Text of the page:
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Art at Chateau Lacoste
Art at Chateau Lacoste
Michel Guerrin

AIX-EN-PROVENCE — Here, the vineyard traces the pathways of art. It usually is the other way around, whereby a well-known vineyard expands its activities (rooms for rent, a restaurant, exhibitions) to attract more wine buyers. But at Château La Coste, 15 kilometers from Aix-en-Provence in southeastern France, the cultural offer is so rich that people sometimes come just for that. The good news is that the wines are are often still extraordinary.

At La Coste, visitors can spend two hours, four hours, or even a whole day; you can lunch and dine outdoors, have some tea, lie on the grass under the stars and watch a Woody Allen or Coen Brothers' movie; attend a concert or a lecture; buy books; wander in the vegetable garden or explore the wine cellar; see buildings designed by famous architects and numerous works of art. As of last December, you can even spend the night in sumptuous villas. Hang around, the place encourages it. Château La Coste is a magnificent site that enjoys 300 days of sunshine a year.

At the center of the property is a long, stripped-down building designed by the Japanese architect Tadao Ando. It is surrounded by an artificial lake, with a three-meter wide spider that seems to be dancing before your eyes: it was sculpted by the legendary Louise Bourgeois. There is also a black, yellow and red mobile by Alexander Calder.

The vineyard occupies about half of the 123-hectare Château La Coste estate. Most of the art and architecture promenade takes place on a hill covered in downy oak. The cost for visitors is 15 euros, and picnicking is strictly forbidden. "The artists don't like it," says one member of the Château staff.

Attracted by all that is perfect.

Starting with the bridge built by Larry Neufeld, cross over a large void, then sink into a dark lair, enter strange buildings, discover imposing sculptures, come upon golden wolves, retrace your steps when you take a wrong turn. You need to accept getting lost to see the works of world-renowned artists such as Bourgeois and Calder, as well as Richard Serra, Hiroshi Sugimoto, Sean Scully, Lee Ufan, Jean-Michel Othoniel, Tracey Emin and others. Not all of them are represented by major sculptures, but their works fit in well with the landscape.

Finally, art is also in the wine. Though Château La Coste is a recent project, wine has been produced here since 200 BC, first by the Greeks, then the Romans, then monks and Provençal counts. The site is now owned by a discreet Irish businessman, Patrick McKillen, who bought it in 2004 after making a fortune in real estate. McKillen, a friend of U2 singer Bono, also co-owns some London hotels like Claridge's, The Connaught and The Berkeley.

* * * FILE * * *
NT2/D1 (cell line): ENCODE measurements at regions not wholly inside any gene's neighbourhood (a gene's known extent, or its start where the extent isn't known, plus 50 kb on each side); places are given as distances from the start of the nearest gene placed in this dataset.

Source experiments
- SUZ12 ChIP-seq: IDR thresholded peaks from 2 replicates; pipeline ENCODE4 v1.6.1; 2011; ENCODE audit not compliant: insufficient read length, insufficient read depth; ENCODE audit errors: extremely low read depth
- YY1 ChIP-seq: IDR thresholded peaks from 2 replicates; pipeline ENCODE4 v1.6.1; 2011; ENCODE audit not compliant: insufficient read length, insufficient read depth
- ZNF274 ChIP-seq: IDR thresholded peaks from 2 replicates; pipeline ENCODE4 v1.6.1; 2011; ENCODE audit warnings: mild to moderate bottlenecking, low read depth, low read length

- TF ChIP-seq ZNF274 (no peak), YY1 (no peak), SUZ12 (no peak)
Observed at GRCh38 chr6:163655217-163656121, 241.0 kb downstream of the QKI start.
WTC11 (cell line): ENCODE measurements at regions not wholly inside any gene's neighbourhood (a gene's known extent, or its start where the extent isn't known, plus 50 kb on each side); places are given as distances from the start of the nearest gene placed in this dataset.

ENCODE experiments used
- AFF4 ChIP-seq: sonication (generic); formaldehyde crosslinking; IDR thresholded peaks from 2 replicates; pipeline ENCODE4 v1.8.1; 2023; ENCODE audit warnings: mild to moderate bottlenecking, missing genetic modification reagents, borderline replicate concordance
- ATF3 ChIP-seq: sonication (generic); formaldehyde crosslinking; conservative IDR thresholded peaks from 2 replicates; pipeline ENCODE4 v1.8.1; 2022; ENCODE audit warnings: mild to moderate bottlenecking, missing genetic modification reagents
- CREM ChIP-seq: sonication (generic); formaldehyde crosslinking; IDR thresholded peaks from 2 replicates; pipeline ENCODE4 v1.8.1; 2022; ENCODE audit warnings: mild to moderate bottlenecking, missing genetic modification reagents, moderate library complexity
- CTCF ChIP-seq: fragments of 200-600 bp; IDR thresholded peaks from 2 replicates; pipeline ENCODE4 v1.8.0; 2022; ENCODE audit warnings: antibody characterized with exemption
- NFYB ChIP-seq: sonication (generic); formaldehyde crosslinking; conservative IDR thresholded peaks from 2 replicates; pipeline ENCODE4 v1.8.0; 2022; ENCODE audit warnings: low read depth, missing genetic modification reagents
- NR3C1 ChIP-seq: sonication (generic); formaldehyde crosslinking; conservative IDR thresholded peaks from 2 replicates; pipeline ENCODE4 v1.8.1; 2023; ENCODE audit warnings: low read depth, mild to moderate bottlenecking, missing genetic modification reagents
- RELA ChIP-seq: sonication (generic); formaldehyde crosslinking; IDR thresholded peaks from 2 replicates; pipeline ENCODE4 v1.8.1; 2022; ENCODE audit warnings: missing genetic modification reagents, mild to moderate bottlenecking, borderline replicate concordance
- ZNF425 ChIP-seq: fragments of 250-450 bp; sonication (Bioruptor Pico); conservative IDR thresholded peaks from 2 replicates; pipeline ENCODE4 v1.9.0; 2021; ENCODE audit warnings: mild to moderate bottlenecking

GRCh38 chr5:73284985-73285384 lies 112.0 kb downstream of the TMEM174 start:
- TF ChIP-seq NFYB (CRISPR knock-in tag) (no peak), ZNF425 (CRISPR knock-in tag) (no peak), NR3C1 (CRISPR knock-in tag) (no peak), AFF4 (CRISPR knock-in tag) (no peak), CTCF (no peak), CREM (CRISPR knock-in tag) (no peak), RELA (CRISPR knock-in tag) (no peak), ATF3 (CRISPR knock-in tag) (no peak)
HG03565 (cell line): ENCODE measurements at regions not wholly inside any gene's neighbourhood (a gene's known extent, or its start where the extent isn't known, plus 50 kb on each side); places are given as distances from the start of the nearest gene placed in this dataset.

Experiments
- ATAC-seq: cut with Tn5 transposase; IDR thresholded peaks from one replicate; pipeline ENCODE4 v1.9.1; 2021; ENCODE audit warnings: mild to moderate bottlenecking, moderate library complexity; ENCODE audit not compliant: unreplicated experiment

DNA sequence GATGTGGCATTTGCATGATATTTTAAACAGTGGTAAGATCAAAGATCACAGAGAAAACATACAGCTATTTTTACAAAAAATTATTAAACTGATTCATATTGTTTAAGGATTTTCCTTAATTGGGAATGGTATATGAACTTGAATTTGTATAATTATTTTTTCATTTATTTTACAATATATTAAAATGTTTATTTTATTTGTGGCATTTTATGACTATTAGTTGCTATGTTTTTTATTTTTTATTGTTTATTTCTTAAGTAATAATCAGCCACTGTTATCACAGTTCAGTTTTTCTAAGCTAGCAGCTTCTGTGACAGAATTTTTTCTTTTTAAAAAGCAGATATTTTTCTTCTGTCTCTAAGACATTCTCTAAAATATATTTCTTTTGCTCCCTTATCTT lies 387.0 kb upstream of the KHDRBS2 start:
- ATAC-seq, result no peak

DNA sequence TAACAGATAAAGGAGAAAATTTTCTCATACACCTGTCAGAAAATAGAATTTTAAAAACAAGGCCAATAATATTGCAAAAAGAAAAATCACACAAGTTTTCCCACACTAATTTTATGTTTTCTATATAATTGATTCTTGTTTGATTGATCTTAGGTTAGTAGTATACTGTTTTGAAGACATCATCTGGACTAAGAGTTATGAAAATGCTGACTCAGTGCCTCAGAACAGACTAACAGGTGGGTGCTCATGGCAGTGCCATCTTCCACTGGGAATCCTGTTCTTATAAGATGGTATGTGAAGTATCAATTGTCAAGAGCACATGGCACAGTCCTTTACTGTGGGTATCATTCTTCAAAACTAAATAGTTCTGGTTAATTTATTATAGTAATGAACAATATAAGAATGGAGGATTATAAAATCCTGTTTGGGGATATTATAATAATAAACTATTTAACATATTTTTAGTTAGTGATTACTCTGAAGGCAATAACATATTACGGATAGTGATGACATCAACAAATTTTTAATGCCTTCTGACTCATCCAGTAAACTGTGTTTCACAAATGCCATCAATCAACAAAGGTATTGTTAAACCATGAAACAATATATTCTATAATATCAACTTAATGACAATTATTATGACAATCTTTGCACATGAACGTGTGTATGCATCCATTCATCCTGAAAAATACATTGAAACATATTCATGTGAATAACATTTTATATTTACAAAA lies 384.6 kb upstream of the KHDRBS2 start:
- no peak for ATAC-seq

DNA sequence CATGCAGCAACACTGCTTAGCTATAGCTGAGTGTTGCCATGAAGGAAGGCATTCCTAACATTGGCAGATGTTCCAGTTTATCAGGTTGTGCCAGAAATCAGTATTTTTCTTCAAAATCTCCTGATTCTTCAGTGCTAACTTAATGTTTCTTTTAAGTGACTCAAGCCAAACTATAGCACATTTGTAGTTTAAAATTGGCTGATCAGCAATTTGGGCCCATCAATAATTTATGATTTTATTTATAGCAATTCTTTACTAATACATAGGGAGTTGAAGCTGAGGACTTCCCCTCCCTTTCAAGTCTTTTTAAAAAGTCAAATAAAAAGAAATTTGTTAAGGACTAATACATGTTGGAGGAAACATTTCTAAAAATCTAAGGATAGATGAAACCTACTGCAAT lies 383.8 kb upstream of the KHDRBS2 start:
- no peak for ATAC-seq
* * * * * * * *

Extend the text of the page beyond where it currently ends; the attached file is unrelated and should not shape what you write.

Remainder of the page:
Mathieu Cosse, who was recruited in 2006 to make state-of-the-art wine at La Coste, says McKillen "is attracted by everything that's perfect," to explain his multiple investments. "Art and wine elevate one another," says Cosse. "We don't do tourism first or wine first or art first. It's a project that embraces it all. And it's unique in France."

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Geopolitics

Capitol Riot, Brazil Style? The Specter Of Violence If Bolsonaro Loses The Presidency

Brazilian politics has a long history tainted with violence. As President Jair Bolsonaro threatens to not accept the results if he loses his reelection bid Sunday, the country could explode in ways similar to, or even worse, than the Jan. 6 assault on the U.S. Capitol after Donald Trump refused to accept his defeat.

Supporters of Brazil presidential candidates Bolsonaro and Lula cross the streets of Brasilia with banners ahead of the first round of the elections on Oct. 2.

Angela Alonso

-Analysis-

SÂO PAULO — Brazilian president Jair Bolsonaro delivered a message to his nation this year on the anniversary of its independence day, September 7. He recalled what he saw as the nation’s good times, and bad, and declared: “Now, 2022, history may repeat itself. Good has always triumphed over evil. We are here because we believe in our people and our people believe in God.”

It was a moment that’s typical of how this president seeks to challenge the democratic rules. Bolsonaro has been seen as part of a new populist global wave. Ahead of Sunday's first round of voting, the sitting president is trailing in the polls, and former president Luiz Inácio Lula da Silva could even tally more than 50% to win the race outright and avoid an Oct. 30 runoff. Bolsonaro has said he might not accept the results of the race, which could spark violence from his supporters.

However, Brazil has a tradition of political violence. There is a national myth that the political elite prefer negotiation and avoid armed conflicts. Facts do not support the myth. If it did all major political change would have been peaceful: there would have been no independence war in 1822, no civil war in 1889 (when the republic replaced the monarchy) and, even the military coup, in 1964, would have been bloodless.

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